Wind and water had created a mini-landscape of ripples and tiny gullies in the sand. We could also see a big twin-masted ship that was waiting on one of the sandbanks for the tide to come in.
Meanwhile, our guide had found a perfect place to cross a gully. Another group of mud walkers was up to its hips in the water, but that spot wasn't good enough for us.
We were granted the dubious honor of crossing that same gully in a spot where the water was much deeper — up to our chests. Nobody dared complain. People picked up their backpacks and held them high above their heads to keep them dry, and we just smiled when the chilly water washed over us.
We crossed three such gullies. We rapidly got used to it, and I even started to like this refreshing bath. The last mile was the coup de grâce for our shoes and socks. All the dirt had just washed off in the gullies, but ahead was one final field of mire, full of cockles, mussels and other shells and green seaweed-like plants, with small crabs scratching around.
A group of German tourists stared at our sunburned faces, wet clothes and muddy black legs. Their look was a mix of interest and astonishment.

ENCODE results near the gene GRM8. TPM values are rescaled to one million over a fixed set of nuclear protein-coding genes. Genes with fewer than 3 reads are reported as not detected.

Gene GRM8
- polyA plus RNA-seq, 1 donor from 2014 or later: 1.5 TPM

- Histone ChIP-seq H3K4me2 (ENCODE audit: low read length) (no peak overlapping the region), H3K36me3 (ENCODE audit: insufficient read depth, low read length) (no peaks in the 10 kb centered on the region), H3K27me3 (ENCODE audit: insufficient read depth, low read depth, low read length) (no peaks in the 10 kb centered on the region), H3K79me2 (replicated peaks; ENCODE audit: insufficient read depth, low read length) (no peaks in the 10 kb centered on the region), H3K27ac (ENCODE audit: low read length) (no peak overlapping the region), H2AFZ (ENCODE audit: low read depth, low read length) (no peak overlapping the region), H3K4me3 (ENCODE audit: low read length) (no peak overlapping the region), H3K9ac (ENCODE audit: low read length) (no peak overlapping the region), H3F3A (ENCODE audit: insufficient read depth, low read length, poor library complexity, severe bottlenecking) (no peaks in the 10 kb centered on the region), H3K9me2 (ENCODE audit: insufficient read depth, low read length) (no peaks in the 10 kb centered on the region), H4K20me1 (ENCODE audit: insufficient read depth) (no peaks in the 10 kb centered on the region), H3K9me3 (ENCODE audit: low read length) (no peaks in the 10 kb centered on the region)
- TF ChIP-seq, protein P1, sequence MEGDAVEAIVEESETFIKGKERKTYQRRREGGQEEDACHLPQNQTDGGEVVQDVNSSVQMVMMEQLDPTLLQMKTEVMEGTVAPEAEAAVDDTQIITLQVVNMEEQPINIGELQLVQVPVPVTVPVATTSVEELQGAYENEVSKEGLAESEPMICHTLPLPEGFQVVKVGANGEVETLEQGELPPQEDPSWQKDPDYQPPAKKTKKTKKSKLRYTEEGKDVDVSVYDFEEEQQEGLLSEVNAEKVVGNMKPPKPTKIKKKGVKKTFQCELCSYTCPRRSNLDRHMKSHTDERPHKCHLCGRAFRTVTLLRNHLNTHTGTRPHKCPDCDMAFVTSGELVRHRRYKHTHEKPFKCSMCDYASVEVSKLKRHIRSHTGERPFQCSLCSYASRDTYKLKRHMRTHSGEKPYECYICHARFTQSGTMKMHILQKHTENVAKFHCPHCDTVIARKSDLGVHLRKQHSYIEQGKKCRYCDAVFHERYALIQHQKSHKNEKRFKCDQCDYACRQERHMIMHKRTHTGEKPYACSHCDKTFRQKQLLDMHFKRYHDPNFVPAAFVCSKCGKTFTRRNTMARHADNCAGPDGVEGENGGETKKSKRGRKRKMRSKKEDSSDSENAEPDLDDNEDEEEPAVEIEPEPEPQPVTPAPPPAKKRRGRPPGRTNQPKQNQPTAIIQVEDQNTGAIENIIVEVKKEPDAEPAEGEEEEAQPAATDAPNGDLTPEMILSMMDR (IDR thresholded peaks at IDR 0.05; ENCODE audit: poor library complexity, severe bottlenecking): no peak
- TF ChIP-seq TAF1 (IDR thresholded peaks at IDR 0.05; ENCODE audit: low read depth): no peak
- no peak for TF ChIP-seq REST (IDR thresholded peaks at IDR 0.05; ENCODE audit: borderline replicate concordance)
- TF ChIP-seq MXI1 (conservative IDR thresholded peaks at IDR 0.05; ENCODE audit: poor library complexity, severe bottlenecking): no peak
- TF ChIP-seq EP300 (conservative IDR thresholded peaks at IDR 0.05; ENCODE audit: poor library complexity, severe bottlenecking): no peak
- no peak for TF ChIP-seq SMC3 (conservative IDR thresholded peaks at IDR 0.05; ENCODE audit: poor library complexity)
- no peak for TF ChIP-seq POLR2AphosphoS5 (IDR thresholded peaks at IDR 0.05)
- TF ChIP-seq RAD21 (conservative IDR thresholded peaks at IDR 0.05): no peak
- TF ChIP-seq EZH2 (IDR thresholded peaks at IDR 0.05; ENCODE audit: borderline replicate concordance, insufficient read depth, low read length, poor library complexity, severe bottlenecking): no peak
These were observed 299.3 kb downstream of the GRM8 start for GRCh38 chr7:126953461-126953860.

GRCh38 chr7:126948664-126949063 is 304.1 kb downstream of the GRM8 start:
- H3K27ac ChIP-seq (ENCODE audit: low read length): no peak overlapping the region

"That was great," I said as I caught up with my husband and Hans, who both look astonished at my burst of energy.
On the other side of the sand dunes we finally took off our muddy clothes. The North Sea water was cold, but tempting. It felt great floating around for a few moments while relaxing my muscles.
After a swim I exchanged my dirty clothes for the clean ones I had been carrying around all day. Clean — and with renewed energy — we hoofed it another few miles to the North Sea beach of Ameland, sandy, peaceful and wide.
It seemed strange walking along the sea instead of in it. The sun had disappeared and thick thunderclouds came rolling in. We could already hear the thunder.
I sped up as the wind intensified. Ralph and I were still 15 minutes from the nearest shelter, a beach cafe, when the thunderstorm broke. We started running but still got wet. Again.
The rest of the group was already at the cafe and welcomed us with a drink.
Hans stood up and applauded us. I applauded myself too.
(BEGIN TEXT OF INFOBOX)
From LAX, nonstop service to Amsterdam is available on KLM; connecting service (change of planes) is available on Continental, Northwest, United, Air Canada, Lufthansa, Delta, US Airways, Air France and British. Restricted round-trip fares begin at $880.